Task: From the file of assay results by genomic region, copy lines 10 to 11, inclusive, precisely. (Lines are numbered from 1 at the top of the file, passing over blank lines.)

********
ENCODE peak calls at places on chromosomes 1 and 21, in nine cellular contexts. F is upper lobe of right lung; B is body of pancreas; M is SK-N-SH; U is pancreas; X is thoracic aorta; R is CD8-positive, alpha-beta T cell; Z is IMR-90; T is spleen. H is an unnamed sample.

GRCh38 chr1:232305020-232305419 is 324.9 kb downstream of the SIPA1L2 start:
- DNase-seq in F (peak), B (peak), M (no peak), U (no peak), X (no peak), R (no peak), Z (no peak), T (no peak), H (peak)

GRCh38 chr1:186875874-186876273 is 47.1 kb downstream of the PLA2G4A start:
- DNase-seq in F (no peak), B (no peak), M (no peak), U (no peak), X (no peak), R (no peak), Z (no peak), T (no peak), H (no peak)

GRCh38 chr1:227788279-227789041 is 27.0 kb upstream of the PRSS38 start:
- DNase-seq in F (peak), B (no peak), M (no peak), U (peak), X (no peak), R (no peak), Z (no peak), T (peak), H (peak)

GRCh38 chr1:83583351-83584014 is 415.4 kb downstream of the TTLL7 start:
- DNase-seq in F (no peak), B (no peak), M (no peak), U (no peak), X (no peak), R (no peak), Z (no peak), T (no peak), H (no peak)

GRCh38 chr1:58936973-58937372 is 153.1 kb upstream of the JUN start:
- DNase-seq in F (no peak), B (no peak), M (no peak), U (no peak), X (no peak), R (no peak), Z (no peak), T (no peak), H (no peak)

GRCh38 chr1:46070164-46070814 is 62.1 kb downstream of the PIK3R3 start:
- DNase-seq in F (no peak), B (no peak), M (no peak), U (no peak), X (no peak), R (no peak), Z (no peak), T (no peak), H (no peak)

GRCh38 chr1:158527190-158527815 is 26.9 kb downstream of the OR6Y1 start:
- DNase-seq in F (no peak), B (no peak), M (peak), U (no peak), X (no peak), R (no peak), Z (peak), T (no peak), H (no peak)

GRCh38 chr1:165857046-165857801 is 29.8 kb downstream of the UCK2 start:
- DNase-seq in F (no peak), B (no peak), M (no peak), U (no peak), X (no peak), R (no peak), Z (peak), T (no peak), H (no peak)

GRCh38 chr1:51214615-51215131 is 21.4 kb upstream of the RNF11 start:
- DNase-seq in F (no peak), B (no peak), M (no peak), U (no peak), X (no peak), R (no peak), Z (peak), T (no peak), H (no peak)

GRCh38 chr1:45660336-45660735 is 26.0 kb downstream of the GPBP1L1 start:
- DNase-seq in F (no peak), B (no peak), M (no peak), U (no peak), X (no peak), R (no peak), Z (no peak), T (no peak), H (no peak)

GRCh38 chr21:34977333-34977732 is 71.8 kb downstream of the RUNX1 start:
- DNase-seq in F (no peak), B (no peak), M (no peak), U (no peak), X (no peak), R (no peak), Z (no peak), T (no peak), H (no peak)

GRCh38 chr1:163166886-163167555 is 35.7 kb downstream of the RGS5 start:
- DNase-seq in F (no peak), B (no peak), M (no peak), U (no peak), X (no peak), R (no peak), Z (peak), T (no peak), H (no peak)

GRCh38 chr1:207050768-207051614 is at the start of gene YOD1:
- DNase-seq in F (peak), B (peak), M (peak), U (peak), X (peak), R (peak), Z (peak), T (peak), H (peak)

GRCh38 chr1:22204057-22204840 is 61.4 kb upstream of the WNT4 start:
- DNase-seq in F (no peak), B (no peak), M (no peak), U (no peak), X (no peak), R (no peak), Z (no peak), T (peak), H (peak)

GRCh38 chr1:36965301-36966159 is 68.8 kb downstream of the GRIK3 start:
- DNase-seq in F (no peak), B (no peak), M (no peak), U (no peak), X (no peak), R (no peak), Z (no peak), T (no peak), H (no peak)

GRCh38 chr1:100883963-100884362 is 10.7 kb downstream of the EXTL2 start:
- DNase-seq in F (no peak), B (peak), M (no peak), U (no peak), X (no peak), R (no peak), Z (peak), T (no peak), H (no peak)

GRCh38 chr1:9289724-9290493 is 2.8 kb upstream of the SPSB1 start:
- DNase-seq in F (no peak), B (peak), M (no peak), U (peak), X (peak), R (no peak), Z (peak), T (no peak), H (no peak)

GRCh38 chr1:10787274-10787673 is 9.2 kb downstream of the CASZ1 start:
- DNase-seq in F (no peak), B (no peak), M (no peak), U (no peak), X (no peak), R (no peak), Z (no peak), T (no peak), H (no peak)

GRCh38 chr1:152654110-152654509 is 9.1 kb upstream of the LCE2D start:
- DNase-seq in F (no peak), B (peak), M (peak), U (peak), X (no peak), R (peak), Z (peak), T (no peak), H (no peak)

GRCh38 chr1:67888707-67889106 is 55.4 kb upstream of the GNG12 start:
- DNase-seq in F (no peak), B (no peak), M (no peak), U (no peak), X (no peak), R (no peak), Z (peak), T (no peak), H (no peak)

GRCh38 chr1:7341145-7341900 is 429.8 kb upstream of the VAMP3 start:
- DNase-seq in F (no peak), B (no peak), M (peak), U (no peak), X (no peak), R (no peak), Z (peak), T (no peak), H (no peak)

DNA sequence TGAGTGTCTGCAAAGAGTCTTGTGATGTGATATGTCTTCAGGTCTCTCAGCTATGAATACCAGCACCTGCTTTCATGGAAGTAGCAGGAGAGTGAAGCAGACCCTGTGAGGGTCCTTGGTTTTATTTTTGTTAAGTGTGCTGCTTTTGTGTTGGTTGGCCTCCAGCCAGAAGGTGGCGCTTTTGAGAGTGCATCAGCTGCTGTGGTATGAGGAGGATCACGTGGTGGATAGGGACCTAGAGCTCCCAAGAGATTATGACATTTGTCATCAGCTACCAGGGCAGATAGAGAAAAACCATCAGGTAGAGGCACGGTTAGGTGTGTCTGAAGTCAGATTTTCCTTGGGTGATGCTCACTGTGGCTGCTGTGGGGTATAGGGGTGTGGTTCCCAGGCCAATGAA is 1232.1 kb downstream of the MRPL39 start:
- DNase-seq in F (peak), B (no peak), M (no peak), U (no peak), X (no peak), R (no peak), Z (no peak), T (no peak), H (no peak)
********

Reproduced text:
GRCh38 chr1:58936973-58937372 is 153.1 kb upstream of the JUN start:
- DNase-seq in F (no peak), B (no peak), M (no peak), U (no peak), X (no peak), R (no peak), Z (no peak), T (no peak), H (no peak)